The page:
Christogenea Internet Radio

Every Friday night at 8:PM Eastern. Hear Christian Identity explained from Scripture like you have never heard it before! Listen on Talkshoe or here on Christogenea streaming radio.

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Explaining Two-Seedline, Part 14: The non-Adamic Races in Scripture

 
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The Epistles of Paul - Romans Part 3, 04-18-2014

 
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The Epistles of Paul - Romans Part 3, 04-18-2014

Before continuing with our presentation of Paul's epistle to the Romans, it is necessary to be reminded of the scope of the epistle, which includes an understanding of who it was written to, for whom Paul's words were intended. We cannot imagine that we may pick up and read a letter written to one particular party, and that we can then substitute any other party in its references unless the letter itself makes such an explicit allowance in its own expressions.

Paul's epistle was addressed to Romans, and these Romans were pagans, and not merely Judaean (meaning Jewish in this instance) inhabitants of Rome. This is apparent as Paul states that they had “reverenced and served the creation rather than the Creator” because they had fashioned idols out of living creatures, and such things could not be said of Judaeans. However it is also quite evident that the Romans themselves were of the ancient dispersions of Israel, since Paul tells them “that which is to be known of Yahweh is visible among them, since Yahweh has made it known to them”, and those things may only be said of ancient Israel. Paul also told them that “knowing Yahweh, they thought of Him not as God, nor were they thankful” and that “they changed the estimation of the incorruptible Yahweh into a resemblance of an image of corruptible man, and birds, and four-legged animals, and reptiles”, things which could only be said of ancient Israelites who at some point turned to paganism, which is indeed explained of ancient Israel in the books of the Old Testament. So Paul was writing to Romans, and the Romans were descended from Abraham through Jacob-Israel, and his own writing in his epistle is proof enough of the truth of that statement. There is much more in the chapters to come, and these things can also be demonstrated from an examination of the Old Testament and ancient history.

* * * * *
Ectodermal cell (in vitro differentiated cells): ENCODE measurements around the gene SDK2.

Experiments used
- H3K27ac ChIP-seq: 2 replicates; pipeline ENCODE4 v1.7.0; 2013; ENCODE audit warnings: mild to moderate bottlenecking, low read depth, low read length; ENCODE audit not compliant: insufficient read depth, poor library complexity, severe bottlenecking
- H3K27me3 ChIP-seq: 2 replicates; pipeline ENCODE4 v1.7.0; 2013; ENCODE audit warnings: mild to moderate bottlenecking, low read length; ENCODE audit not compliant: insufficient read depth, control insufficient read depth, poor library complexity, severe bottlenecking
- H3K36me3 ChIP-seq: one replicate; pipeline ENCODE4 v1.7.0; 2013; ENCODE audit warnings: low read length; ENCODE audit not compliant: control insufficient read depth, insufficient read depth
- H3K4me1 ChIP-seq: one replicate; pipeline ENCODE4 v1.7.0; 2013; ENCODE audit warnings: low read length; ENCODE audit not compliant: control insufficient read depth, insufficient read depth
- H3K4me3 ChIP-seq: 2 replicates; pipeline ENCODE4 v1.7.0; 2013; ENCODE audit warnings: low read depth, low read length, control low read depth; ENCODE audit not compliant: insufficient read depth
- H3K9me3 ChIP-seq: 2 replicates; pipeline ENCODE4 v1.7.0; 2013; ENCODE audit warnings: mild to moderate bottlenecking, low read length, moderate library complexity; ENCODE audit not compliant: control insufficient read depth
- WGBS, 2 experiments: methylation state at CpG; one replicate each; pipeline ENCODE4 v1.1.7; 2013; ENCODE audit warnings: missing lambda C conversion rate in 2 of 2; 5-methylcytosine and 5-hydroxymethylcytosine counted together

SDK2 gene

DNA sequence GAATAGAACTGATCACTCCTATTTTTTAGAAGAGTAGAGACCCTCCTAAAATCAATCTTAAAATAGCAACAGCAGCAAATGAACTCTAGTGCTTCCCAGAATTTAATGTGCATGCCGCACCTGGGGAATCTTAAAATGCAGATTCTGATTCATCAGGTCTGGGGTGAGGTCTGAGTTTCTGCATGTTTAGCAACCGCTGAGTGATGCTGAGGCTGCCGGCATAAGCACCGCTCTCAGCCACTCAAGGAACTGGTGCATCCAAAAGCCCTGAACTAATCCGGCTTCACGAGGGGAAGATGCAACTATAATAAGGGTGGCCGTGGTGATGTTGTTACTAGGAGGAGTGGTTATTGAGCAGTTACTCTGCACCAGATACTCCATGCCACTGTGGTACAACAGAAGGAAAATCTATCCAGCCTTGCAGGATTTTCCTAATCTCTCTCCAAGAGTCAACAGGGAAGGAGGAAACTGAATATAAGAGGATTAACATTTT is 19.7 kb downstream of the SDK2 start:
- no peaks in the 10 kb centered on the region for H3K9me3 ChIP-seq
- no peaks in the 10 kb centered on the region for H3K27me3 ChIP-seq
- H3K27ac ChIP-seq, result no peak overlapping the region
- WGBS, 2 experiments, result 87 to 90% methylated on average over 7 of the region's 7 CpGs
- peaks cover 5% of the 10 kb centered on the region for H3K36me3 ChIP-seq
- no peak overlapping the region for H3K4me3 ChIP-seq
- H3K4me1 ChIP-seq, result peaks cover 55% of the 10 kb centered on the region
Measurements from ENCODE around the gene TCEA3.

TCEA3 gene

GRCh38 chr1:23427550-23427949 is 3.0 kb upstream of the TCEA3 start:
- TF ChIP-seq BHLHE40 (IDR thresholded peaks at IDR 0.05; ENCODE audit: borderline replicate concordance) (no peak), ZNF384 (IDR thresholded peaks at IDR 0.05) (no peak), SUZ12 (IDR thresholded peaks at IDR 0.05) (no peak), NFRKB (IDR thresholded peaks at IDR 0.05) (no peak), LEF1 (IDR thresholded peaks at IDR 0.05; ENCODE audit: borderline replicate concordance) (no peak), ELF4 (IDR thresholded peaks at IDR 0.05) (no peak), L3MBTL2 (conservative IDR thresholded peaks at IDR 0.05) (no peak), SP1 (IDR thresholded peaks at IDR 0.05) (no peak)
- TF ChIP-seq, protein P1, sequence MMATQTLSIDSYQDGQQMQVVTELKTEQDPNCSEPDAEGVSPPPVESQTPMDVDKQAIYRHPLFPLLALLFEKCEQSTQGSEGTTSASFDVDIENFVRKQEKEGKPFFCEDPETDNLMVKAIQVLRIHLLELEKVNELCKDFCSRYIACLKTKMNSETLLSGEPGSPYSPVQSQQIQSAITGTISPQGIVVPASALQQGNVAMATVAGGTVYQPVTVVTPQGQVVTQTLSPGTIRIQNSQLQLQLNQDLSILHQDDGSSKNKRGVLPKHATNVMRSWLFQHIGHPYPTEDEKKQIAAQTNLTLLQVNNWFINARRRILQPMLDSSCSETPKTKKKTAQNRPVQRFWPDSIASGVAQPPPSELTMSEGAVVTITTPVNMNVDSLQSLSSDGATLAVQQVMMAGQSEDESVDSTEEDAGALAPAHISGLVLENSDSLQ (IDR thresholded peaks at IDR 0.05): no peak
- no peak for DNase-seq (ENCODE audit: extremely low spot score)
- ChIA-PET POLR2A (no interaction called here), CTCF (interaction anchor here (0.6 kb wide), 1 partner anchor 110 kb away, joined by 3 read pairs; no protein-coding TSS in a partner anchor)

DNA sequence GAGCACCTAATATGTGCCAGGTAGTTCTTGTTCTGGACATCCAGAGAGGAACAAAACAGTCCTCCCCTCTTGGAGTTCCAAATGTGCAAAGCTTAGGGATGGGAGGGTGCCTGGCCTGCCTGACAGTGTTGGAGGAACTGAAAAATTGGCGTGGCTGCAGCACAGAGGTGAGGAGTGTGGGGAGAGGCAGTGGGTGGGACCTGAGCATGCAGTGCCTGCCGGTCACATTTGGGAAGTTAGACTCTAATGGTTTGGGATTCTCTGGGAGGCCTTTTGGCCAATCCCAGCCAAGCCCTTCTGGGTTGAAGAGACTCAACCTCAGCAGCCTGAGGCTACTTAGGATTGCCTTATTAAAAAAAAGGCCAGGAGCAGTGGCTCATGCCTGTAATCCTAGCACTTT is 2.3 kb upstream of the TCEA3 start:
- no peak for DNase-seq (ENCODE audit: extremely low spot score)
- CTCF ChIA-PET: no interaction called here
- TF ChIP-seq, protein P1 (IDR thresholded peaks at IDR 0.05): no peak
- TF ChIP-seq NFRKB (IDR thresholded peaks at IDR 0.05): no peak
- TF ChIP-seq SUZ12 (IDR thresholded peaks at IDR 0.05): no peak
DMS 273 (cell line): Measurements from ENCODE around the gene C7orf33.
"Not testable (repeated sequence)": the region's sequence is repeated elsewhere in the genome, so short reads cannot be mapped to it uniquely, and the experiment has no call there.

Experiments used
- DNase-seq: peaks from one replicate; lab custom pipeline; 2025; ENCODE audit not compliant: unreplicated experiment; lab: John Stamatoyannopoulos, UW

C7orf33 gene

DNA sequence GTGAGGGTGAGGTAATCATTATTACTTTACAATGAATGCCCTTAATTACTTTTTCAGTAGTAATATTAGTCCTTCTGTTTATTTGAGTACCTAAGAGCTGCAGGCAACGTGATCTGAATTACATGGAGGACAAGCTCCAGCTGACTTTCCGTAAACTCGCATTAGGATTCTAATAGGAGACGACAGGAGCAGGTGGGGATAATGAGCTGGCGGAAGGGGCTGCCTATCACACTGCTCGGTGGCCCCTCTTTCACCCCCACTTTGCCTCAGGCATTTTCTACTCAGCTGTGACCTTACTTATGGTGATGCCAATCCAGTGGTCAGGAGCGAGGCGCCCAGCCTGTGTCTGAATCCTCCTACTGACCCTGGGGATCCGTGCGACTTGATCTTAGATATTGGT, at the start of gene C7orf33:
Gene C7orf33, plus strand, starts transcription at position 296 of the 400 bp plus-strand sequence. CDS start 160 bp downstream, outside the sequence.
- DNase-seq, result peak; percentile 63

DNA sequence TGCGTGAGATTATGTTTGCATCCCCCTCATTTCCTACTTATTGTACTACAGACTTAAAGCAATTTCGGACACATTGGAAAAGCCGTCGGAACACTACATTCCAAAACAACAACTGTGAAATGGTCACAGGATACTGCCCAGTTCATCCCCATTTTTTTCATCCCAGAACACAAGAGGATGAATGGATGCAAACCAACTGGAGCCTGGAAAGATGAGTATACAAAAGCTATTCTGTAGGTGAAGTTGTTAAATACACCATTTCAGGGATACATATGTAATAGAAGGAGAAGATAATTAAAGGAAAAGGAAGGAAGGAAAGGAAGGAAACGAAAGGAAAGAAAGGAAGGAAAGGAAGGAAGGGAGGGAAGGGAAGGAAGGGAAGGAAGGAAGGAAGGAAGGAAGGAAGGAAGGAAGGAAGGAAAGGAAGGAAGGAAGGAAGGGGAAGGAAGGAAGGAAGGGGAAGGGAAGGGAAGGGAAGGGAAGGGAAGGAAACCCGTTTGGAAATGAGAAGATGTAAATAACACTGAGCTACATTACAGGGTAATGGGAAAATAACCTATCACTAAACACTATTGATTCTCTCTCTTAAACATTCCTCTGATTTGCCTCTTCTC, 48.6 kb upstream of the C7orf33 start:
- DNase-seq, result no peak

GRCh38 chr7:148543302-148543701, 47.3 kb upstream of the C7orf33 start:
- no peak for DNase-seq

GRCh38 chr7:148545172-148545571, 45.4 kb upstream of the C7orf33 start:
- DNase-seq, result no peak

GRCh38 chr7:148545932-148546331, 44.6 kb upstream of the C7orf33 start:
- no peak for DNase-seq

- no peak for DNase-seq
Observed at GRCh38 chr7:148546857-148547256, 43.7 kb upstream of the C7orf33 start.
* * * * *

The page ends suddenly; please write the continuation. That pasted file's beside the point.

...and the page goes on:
Open Lines Call-in

 
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The Epistles of Paul - Romans Part 2, 04-04-2014

 
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The Epistles of Paul - Romans Part 2, 04-04-2014

Presenting the first half of Romans chapter 1 last week, we left off with verse 17 and Paul's citation of Habakkuk 2:4 where he says that “the just shall live by faith”. In commenting upon that citation, we established that in the context of the original remark as it is found in Habakkuk, the statement intends to describe the righteous of those of the children of Israel who were going to be taken into Babylonian captivity. Because the Law had failed when the rulers and priests of Israel began to deal unjustly, the people were fated to be oppressed and forced to live under the laws of Babylon, a situation which was to endure for an appointed time. In Ezekiel chapter 21 we have corroboration for this interpretation, where Yahweh said He will cut off from the land of Israel both the righteous and the wicked. From Habakkuk chapter 2: “3 For the vision is yet for an appointed time, but at the end it shall speak, and not lie: though it tarry, wait for it; because it will surely come, it will not tarry. 4 Behold, his soul which is lifted up is not upright in him: but the just shall live by his faith.” In the epistle to the Romans, Paul was teaching the fulfillment of these words in Habakkuk, which is assured where the prophet wrote “in the end it shall speak”, meaning that the fulfillment would indeed become evident. Paul is showing us that fulfillment is in the turning of the dispersed children of Israel to Christ. This is why, in the next several chapters of this epistle, Paul demonstrates that those of Israel who are just in the eyes of God are not manifest in a keeping of the rituals of the Law, but instead they are manifest by a turning to the faith of Christ along with an exhibition of the law which Yahweh promised would be written in their hearts. The next few verses of this first chapter of Romans fully demonstrate that the children of Israel, and no others, certainly remain the focus of the Gospel message.